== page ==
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The social network is being coy about its intentions. Monetizing its search engine could end up being one
In Twitter, the masses on the Web have their newest darling child, something that's all delight and precociousness and pure potential. Or at least the masses of media and tech people on the Web feel that way. (That particular audience is why you hear so much about it. Twitter's millions of adopters are multiplying quickly, but according to comScore (SCOR), its U.S. users still lagged those of second-tier social network Bebo in February.) But amid the millions sending 140-character updates and scarfing up the same from those they "follow" on the service, some party-poopers dare to wonder how Twitter will make a buck for anyone: for itself, for the other businesses that Twitter or otherwise use it, and for those who—bad jargon alert—"tweet" updates and create the content that keeps users returning.
To date, Twitter's plans remain obscured behind a sort of Silicon Valley Mona Lisa smile. The company is playing well with others while divulging next to nothing about its intentions. It's allowing outside parties to create Web sites that manipulate and repackage its streams of tweets. One is CoTweet, a company whose platform organizes multiple Twitter exchanges with customers so they may be more easily tracked, and which has worked with Microsoft (MSFT) and Ford Motor (F). And Google is now selling an ad unit built around a company's last five Twitter updates, with the first customer being Intuit (INTU).
These things, and others, are happening with Twitter's consent and without it demanding a dime. This, and the attenuated and text-heavy nature of Twitter's service, coax the curmudgeonly into grumbling about its prospects. "Yet another example of a clever widget which has sort of a trendy element to it but has no economic significance, and no lasting significance," harrumphs one investment banker who's done deals for online properties.
But, really, if Twitter wants to ring up some revenue posthaste, all it has to do is throw up an ad unit on each page. (In a brief e-mail exchange, Twitter founder Biz Stone wrote that "finding a model that scales with our growth and adds relevance and value to users is much more interesting to us than traditional online advertising.") The more ambitious play has to do with Twitter's search engine, which it acquired last summer and which does an admirable job of capturing what is happening on the site on a moment-to-moment basis. Google can't do this. Twitter's recent talks with Google—and other big online players—centered around potential search partnerships, says someone familiar with the discussions. Combining Twitter's search engine with one of users' most common activities—sharing favored links—makes for something that has long been fantasized about: a real-time, human-powered search-cum-recommendation engine for content. (I'm pinching that last thought from media executive Dan McCarthy's blog, ViralHousingFix.)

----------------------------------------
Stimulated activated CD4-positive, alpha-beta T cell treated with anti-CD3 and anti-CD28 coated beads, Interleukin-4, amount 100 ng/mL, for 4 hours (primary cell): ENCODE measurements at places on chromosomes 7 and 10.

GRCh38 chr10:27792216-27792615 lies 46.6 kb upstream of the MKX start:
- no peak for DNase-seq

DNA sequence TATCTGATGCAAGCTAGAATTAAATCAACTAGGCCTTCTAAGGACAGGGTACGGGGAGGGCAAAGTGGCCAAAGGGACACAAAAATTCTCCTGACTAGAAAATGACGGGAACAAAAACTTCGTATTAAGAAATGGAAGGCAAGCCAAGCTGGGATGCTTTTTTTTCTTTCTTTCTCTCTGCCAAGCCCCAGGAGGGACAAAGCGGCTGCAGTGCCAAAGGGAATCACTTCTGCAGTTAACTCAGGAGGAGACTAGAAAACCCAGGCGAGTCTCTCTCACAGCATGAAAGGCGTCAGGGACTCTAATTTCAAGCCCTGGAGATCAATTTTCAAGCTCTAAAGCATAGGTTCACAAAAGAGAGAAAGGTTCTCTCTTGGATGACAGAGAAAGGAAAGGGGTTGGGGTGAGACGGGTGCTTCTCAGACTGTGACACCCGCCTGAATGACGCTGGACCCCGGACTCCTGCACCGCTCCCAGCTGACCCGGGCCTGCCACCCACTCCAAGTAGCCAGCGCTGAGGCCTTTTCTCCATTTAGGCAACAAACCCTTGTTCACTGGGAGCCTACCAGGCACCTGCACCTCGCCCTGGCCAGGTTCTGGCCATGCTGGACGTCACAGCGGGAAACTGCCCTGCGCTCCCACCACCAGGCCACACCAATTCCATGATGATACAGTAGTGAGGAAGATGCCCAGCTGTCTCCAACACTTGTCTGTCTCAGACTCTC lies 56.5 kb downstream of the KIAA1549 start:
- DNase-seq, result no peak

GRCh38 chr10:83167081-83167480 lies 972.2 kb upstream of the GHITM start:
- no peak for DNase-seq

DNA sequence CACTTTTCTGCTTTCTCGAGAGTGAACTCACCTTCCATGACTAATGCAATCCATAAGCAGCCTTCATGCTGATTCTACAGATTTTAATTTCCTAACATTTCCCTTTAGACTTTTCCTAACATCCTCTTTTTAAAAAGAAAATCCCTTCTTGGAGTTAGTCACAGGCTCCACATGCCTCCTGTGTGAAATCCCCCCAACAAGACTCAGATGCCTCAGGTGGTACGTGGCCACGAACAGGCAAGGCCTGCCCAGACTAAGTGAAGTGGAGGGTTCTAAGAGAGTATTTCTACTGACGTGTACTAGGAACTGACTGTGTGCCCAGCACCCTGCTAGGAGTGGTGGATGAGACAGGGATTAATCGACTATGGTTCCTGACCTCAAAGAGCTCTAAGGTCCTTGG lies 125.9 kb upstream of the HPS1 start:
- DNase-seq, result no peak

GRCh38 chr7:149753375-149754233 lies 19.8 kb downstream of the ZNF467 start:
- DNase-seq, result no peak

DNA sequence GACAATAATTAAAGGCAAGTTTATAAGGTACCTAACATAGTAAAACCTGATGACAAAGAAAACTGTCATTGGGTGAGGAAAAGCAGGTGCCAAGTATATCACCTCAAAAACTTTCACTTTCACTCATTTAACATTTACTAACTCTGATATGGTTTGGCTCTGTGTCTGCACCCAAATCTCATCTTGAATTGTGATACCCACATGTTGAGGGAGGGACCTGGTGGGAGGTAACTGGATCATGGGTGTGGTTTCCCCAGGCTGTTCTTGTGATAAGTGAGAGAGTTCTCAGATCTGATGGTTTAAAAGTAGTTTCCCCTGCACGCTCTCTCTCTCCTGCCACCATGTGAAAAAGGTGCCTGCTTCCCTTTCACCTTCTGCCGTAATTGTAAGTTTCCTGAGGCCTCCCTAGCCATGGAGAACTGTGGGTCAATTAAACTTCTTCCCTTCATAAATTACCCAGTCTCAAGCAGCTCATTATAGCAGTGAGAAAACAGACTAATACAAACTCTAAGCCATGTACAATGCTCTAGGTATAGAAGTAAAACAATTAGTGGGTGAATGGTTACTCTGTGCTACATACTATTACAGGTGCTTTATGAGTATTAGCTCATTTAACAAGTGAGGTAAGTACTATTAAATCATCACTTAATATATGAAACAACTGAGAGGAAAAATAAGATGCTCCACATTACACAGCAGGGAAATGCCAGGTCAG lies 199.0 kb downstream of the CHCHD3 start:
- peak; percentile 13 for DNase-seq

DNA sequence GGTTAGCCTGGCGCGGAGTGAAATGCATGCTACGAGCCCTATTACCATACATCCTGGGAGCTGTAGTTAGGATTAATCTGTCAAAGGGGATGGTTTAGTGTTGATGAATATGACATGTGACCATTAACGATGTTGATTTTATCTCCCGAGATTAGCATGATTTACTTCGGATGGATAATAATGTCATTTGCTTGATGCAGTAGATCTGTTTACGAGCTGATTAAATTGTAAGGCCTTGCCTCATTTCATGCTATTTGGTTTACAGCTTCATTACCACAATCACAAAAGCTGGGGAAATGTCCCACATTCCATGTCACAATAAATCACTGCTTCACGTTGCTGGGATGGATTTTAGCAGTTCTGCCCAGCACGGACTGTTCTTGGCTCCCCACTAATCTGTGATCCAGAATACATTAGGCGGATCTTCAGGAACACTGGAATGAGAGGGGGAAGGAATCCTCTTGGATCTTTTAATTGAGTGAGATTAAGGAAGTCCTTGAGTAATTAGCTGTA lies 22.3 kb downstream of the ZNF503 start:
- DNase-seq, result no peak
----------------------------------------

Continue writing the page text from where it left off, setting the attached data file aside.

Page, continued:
That, though, still places Twitter a few steps away from actual revenue, and so it is for businesses that use it. If your business is purely transactional, great. You can use Twitter as an online couponing agent or to direct consumers to purchases. (Three places doing this well: Whole Foods (WFMI), Dell (DELL), and Web retailer Woot, which puts one discounted item on sale each day.) Besides that, other than obvious promotional, customer-outreach and -service efforts, Twitter is a nice thing to do and probably unavoidable, given its status in the ecosystem of online chatter. But as with a Facebook profile, it ain't gonna change your company's life.
Right now, Twitter, in keeping with the ways of the Web, has an appropriate plasticity and is still being defined by its audience. For users, it's enormously seductive. (It is certainly seducing me; find me at @jonfine.) But at this stage, Twitter is all about attention—attention as defined by followers. And today, unlike other measures of media attention, from TV ratings to Web traffic, attention on Twitter is almost wholly unmonetizable for virtually all its users. Currently, Twitter is an attention economy, because attention is its only currency. If you take the delight out of the experience and look through clear eyes, this darling child is indeed brimming with potential. But it also has lots of growing up to do.